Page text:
Kansas State University


Extension Entomology

Month: July 2016

Sorghum Update

–by Dr. Jeff Whitworth and Dr. Holly Schwarting

Chinch bugs are really common in sorghum fields throughout north central Kansas.  Their feeding will weaken stalks if dry conditions are prevalent.

Green lacewing eggs were present, indicating the presence of future beneficials to help with control of potential future aphid populations.

lacewing egg

chinch bug nymps2

Soybean Update

–by Dr. Jeff Whitworth and Dr. Holly Schwarting

We are still not finding any pests at threatening levels in soybeans, yet.  Dectes stem borer adults are actively ovipositing in petioles and larvae are/will be hatching and tunneling into stems for the next 4-6 weeks.  For more information please see the KSRE publication Dectes Stem Borer: https://www.bookstore.ksre.ksu.edu/pubs/MF2581.pdf.


There has been some concern about white flies in soybeans.  They do seem to be plentiful but they will not cause any problems relative to yield.


whitefly soybean

white fly close

Alfalfa Update

–by Dr. Jeff Whitworth and Dr. Holly Schwarting

Swathing seems to have interrupted the potato leafhopper increases that were seen prior to cutting.  All the fields sampled prior to swathing in north central Kansas exceeded the treatment thresholds.  Conversely, all the fields sampled post-swathing had potato leafhopper population well below economic injury levels, i.e. 20 potato leafhoppers per 20 sweeps pre-swathing vs. two per 20 sweeps post-swathing.  Continued monitoring would be prudent as these pests may stray around until October and continue to produce offspring.


Spotted alfalfa aphids are still present in alfalfa fields but at relatively insignificant infestation levels.  These aphids seem to do very well in mid-summer’s hot, dry conditions but usually don’t reach densities heavy enough to cause yield-reducing stress.

spotted alfalfa aphid

Alfalfa Pests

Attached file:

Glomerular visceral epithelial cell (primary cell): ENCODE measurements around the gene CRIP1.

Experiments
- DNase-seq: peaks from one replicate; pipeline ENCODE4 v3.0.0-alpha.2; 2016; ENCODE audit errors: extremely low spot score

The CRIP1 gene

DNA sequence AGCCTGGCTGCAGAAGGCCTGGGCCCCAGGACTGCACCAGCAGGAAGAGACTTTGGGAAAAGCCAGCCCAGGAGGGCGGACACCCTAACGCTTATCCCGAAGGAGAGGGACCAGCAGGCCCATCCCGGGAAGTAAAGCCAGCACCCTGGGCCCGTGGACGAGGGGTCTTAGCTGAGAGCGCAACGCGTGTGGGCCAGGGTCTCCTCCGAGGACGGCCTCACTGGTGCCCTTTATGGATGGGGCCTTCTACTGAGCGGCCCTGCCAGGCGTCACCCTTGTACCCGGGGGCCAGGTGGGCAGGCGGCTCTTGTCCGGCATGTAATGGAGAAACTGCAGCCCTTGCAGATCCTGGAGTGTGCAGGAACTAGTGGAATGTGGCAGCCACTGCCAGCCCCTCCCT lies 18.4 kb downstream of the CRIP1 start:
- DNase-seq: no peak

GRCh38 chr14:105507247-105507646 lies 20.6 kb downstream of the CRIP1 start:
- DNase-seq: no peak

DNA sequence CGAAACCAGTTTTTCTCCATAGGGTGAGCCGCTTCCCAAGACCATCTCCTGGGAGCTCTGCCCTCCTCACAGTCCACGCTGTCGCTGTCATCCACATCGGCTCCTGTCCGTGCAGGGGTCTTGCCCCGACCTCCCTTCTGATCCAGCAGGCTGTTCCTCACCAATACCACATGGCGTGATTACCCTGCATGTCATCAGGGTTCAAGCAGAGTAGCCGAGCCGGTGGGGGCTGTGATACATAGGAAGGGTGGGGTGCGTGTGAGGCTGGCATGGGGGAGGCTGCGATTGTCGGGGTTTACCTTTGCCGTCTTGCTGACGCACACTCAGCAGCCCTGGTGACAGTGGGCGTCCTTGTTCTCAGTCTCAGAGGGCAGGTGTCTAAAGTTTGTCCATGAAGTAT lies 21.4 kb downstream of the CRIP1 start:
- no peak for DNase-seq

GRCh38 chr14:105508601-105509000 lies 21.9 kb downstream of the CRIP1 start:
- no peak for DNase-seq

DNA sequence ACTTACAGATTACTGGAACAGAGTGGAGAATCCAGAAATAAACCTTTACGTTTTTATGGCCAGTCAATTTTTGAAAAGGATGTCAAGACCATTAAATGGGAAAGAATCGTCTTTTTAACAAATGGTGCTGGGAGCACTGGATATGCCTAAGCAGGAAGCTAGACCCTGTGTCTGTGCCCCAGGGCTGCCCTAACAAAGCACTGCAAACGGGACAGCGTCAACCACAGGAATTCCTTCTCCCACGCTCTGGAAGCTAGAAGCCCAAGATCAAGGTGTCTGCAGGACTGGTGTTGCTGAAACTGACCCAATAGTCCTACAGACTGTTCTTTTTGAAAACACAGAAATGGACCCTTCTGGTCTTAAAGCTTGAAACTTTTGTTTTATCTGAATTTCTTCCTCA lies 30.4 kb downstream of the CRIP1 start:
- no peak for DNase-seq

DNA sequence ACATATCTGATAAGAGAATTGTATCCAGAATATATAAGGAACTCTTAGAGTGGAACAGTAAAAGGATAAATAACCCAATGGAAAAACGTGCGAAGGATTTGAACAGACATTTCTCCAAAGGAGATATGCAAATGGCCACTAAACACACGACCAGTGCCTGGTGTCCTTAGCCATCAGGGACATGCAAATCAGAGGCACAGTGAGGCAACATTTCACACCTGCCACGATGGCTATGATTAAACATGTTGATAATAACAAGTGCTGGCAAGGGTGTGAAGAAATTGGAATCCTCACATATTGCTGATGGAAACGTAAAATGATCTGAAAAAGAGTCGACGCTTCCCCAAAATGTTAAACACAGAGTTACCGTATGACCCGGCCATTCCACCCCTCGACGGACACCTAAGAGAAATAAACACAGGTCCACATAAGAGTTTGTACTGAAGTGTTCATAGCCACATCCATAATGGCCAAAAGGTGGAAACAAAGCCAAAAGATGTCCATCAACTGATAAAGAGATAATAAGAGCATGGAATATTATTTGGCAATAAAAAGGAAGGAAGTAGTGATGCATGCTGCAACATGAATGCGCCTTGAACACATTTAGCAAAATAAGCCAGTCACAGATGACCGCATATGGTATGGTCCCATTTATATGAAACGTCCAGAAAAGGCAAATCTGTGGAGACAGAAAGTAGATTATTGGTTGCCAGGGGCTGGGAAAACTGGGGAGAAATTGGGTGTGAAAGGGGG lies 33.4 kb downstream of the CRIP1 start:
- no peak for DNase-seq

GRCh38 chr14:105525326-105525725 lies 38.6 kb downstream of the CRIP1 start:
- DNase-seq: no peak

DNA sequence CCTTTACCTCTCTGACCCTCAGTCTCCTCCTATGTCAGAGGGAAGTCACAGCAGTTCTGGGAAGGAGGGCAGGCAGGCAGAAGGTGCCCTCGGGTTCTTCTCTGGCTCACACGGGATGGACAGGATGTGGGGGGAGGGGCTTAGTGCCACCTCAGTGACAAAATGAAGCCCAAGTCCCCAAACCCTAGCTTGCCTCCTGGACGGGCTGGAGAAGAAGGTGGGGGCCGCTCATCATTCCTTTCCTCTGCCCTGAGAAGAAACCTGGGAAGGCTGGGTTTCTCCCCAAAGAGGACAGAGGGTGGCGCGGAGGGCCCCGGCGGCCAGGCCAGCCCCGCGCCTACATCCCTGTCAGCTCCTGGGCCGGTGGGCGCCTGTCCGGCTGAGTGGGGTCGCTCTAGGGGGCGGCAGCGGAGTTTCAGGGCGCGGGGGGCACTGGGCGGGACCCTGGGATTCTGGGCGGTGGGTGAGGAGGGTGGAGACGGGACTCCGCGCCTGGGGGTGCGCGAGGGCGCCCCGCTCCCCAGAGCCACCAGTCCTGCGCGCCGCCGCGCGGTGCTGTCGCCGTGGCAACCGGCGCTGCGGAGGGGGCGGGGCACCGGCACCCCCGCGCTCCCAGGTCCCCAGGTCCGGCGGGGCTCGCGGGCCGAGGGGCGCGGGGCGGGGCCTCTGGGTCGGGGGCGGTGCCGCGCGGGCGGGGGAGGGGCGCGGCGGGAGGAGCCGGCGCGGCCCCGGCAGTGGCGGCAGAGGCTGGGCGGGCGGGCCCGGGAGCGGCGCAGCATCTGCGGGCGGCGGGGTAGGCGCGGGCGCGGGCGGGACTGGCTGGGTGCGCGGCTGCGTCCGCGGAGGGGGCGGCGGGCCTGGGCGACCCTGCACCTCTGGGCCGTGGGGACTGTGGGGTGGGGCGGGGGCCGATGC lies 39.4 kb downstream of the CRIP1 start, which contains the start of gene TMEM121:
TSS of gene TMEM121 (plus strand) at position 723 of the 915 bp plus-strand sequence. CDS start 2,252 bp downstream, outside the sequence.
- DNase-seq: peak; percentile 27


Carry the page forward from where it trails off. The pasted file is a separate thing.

–by Dr. Jeff Whitworth and Dr. Holly Schwarting

Fields sampled three weeks ago had relatively large numbers of potato leafhoppers, i.e. 20+/20 sweeps.  These fields were swathed approximately two weeks ago and averaged 2 potato leafhoppers/20 sweeps, below the treatment threshold. Thus, timely swathing can be very beneficial in managing potato leafhoppers, without use of an insecticide application.


Corn Pests

–by Dr. Jeff Whitworth and Dr. Holly Schwarting

Most corn pests have come and gone throughout north central and south central Kansas, with a few exceptions.  Japanese beetle adults have been causing concern in north eastern KS, from about Topeka to the Nebraska border and east to the Missouri border.

Japanese Beetle

Green june beetle


These beetles are attracted to green silks and can feed so voraciously that they eat into the husks and damage some of the kernels on the tip.  These populations usually do not occur in such numbers to affect pollination over a large area of many fields.  However, in small areas they can cause concern but are relatively well controlled if a foliar insecticide is justified.  Some adult green June beetles are also feeding on corn silks and/or ‘naked ears’ and have been mistaken for Japanese beetles.  Japanese beetles usually migrate to soybean fields to feed on pollen when fields start pollinating but probably not to the extent that they affect yield.


First report of sugarcane aphid in Kansas sorghum for 2016

—by the KSRE Field Crop Extension Entomology Team

Our team has been actively scouting sorghum fields the past few weeks for any infestations of sugarcane aphid, which is a relatively new pest affecting Kansas sorghum. We received a report from Jill Zimmerman (KSRE Extension Agent, Cowley County, KS) on July 18, 2016 of a potential infestation in a commercial field near the Sumner/Cowley County border; the report was confirmed in two fields this morning by a state specialist. Based on the size of the aphid populations observed, which included several plants that were producing winged aphids (i.e., alates), this field was first infested approximately 3-4 weeks ago. A significant number of natural enemies were observed feeding on aphids, which can help to slow aphid growth.

Photo Jul 19, 12 53 01 PM

Sugarcane aphid populations have been slow to build in Texas and Oklahoma this growing season. This record is approximately 10 days sooner than when we found aphids in 2015. Aphid densities are well below threshold, but those with sorghum fields are encouraged to scout fields now.

Photo Jul 19, 11 41 42 AM

Report all new infestations by contacting your county extension agent. For myFields.info users, submit reports using the Pest Sampler module (https://www.myfields.info/pest_sampler). To receive pest alerts about sugarcane aphid, create an account (https://www.myfields.info/user/register) and include your state and county information to receive notifications specific to your area.

For more information on sampling procedures, action thresholds, or effective insecticides, visit https://www.myfields.info/sca.

Scout early, scout often, and know before you spray.